I was fortunate to contribute to this body of work alongside amazing educators and experienced scientists and engineers. I have to acknowledge that I was motivated by my experience as a teacher grounded in inquiry-based instruction, and as an environmental scientist officer in the U.S. Army.
As a student, I was always curious about the world around me. I majored in biology in college, and had the opportunity to travel the world and apply my scientific knowledge to solve real-world problems related to industrial hygiene, water quality, pest management, and preventive medicine. The NGSS attempts to support the habits of mind of scientists and engineers—the practices through which content knowledge is applied.
How does being a former classroom teacher shape your work today?
I consider myself a teacher at heart. Once a teacher, always a teacher. While my team works to develop professional learning opportunities for teachers and write computer science curriculum for students, I consider how teachers can have the most influence on their students’ educational experience, and what resources and support they need to be effective. Resources have to be of high quality, relevant, and adaptive. Professional learning needs to be turnkey and immediately transferable to instructional practices.
We also have to acknowledge the barriers teachers face, and the unprecedented challenges they tackle every day during the pandemic, which has impacted the education system.
What advice would you give a student who is excited about science but can’t envision how to translate their passion into a STEM career?
I would advise them to research various STEM careers, ask questions, and seek out a mentor. Once students identify what drives their passion, they need to understand the pathway toward a career, and find individuals with the experience to help them navigate toward it. One of my very first mentors in science education was Dr. Zipporah Miller, the former science supervisor in Prince George’s County Public Schools. I approached Dr. Miller and simply stated, “I’m a new teacher. I have a passion for science, technology, engineering, and math, and I need a mentor.” Her response was, “I will make the time to support you,” and she did. Dr. Miller actually recommended me as a contributing writer for the NGSS! I’m forever grateful to her.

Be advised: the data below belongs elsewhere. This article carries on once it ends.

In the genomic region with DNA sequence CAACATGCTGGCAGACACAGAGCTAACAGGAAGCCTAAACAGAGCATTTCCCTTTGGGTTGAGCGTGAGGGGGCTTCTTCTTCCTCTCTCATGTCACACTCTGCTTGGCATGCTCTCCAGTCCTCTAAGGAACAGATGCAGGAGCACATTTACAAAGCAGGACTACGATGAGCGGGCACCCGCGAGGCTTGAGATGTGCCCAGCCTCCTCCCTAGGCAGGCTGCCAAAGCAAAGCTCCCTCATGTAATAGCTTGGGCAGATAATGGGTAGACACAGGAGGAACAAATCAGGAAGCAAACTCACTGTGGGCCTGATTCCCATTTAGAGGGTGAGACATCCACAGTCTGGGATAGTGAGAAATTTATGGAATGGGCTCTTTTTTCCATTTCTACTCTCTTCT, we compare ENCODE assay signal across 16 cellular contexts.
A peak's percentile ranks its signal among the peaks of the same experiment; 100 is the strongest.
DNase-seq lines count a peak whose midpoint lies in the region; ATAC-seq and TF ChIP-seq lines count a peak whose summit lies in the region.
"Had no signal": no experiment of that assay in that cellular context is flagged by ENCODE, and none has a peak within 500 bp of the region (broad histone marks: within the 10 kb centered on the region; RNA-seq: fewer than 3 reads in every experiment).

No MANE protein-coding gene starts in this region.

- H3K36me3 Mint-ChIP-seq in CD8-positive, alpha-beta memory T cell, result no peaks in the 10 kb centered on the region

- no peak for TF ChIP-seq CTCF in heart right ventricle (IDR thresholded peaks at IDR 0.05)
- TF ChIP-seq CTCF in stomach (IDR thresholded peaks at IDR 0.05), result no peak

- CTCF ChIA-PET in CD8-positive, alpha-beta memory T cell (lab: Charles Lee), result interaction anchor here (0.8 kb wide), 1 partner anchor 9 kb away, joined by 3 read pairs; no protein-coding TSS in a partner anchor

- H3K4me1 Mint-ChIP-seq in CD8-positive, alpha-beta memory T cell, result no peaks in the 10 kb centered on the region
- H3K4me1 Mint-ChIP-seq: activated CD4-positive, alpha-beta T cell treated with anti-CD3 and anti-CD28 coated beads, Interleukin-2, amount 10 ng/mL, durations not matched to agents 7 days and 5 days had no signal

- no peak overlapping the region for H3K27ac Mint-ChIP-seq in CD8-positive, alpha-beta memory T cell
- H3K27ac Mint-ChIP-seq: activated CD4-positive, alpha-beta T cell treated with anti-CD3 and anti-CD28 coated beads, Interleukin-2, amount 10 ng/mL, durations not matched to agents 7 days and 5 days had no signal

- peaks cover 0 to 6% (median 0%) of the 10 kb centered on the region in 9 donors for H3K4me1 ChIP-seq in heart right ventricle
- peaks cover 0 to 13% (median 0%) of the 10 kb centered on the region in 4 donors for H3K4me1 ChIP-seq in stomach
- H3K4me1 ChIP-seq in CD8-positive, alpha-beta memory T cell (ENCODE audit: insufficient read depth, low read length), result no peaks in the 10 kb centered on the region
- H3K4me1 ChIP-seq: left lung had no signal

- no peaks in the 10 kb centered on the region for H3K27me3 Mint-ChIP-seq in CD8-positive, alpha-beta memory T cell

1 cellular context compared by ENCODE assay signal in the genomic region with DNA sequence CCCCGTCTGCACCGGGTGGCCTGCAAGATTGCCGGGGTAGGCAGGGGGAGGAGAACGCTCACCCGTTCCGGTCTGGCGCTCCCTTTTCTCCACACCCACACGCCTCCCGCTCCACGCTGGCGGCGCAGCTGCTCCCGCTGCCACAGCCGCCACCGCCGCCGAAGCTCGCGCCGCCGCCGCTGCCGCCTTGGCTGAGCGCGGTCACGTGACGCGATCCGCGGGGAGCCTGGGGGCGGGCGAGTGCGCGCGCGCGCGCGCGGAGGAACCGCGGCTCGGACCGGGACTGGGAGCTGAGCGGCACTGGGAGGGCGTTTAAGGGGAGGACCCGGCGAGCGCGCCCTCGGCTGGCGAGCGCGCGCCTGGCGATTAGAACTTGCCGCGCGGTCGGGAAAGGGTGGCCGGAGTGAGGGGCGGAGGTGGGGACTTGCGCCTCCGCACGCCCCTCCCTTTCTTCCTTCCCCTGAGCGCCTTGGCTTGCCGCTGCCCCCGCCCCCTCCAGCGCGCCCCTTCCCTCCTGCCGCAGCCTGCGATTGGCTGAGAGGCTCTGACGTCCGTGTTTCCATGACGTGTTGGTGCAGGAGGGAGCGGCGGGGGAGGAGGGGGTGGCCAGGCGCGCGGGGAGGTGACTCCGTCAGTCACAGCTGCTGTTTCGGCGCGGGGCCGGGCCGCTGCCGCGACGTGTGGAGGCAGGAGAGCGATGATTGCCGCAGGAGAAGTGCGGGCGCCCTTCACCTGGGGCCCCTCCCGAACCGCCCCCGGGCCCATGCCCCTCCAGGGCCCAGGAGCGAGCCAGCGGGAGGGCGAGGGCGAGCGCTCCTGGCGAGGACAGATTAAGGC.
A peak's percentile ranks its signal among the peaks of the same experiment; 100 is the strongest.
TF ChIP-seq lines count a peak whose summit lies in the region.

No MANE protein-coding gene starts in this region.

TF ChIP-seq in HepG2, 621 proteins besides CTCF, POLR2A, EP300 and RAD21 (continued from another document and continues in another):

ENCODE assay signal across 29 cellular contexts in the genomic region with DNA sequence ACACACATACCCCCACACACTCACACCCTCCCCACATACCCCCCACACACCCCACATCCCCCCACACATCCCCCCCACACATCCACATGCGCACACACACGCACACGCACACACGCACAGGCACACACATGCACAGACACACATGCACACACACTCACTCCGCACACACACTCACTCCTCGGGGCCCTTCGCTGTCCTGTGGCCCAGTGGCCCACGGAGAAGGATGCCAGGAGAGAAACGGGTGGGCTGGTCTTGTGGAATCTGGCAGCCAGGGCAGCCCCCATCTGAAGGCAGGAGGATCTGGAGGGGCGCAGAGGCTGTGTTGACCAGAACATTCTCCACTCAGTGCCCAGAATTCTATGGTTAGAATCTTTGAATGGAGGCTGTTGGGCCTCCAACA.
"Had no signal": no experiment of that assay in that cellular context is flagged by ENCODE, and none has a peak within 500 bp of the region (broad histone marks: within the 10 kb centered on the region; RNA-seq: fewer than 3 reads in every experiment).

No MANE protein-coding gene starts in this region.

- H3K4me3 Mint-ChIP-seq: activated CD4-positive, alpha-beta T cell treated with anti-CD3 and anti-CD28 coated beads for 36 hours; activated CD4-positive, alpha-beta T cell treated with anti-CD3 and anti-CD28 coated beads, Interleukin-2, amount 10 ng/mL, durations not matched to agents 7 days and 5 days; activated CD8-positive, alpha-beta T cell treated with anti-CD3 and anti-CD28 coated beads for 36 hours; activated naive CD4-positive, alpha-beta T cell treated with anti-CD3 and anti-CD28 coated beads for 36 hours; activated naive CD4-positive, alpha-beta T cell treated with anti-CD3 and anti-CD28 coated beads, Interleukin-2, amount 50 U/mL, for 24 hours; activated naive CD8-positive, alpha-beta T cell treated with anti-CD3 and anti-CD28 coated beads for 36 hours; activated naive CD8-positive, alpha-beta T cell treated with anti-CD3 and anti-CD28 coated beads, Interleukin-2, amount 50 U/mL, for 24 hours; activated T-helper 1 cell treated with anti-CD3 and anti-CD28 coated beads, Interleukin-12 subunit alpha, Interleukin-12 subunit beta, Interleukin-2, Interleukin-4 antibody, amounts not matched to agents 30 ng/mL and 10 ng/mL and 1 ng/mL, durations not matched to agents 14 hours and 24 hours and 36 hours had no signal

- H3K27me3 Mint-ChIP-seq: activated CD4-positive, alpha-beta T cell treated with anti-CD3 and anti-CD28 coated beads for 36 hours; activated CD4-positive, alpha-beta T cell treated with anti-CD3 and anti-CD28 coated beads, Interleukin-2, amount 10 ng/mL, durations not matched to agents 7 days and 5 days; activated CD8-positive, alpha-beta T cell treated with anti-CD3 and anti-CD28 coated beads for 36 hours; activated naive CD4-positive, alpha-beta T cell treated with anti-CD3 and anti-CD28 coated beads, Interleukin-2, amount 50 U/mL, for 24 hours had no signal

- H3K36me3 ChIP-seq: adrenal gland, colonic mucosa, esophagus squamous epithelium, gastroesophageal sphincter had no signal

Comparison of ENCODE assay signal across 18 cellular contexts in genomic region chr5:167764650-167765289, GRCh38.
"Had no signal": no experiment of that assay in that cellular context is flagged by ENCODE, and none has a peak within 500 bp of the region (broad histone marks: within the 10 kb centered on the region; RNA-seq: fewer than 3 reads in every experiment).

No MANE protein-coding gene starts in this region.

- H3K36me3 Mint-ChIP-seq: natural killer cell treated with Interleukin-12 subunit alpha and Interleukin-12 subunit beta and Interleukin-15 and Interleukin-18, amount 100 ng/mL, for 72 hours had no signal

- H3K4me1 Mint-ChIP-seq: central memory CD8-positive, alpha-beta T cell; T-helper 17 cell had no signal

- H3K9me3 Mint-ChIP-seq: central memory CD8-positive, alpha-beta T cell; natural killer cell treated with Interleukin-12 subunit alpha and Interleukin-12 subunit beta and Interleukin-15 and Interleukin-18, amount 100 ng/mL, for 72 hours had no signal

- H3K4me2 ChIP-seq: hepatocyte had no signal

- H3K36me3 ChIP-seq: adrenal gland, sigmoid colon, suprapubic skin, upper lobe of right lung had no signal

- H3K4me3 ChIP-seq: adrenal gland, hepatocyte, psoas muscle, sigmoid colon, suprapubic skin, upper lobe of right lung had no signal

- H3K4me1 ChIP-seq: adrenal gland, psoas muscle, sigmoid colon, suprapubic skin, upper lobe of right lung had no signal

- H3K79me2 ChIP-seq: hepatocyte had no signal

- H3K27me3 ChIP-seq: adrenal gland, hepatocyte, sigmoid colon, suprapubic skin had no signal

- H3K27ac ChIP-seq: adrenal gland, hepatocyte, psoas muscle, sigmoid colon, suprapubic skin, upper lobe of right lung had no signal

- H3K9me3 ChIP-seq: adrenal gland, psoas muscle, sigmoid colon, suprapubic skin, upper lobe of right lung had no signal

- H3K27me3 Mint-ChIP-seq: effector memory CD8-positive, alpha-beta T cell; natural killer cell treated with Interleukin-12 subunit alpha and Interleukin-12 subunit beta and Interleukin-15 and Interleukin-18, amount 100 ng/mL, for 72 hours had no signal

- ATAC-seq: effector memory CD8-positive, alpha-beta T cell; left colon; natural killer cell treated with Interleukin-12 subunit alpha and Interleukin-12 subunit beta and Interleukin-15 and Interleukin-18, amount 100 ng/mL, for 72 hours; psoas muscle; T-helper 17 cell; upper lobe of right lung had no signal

I did the same for a ninth-grade student I met while working as an academic coach in Miami-Dade County Public Schools. She wanted to be a nurse since her freshman year of high school. She had the vision but needed support, encouragement, and guidance to accomplish her goals.
Is there a quote you live by?
“Our deepest fear is not that we are inadequate. Our deepest fear is that we are powerful beyond measure. It is our light, not our darkness, that most frightens us. We ask ourselves, Who am I to be brilliant, gorgeous, talented, fabulous? Actually, who are you not to be? You are a child of God. Your playing small doesn’t serve the world. There’s nothing enlightened about shrinking so that other people won’t feel insecure around you. We are all meant to shine, as children do.” — Marianne Williamson
Jackie Smalls is an advisory panel member for BrainPOP Science, a new middle school solution that enables students to practice real science through guided investigations, while building transferable scientific thinking skills and practices.
Ilana Kurizki is VP, communications and social impact at BrainPOP.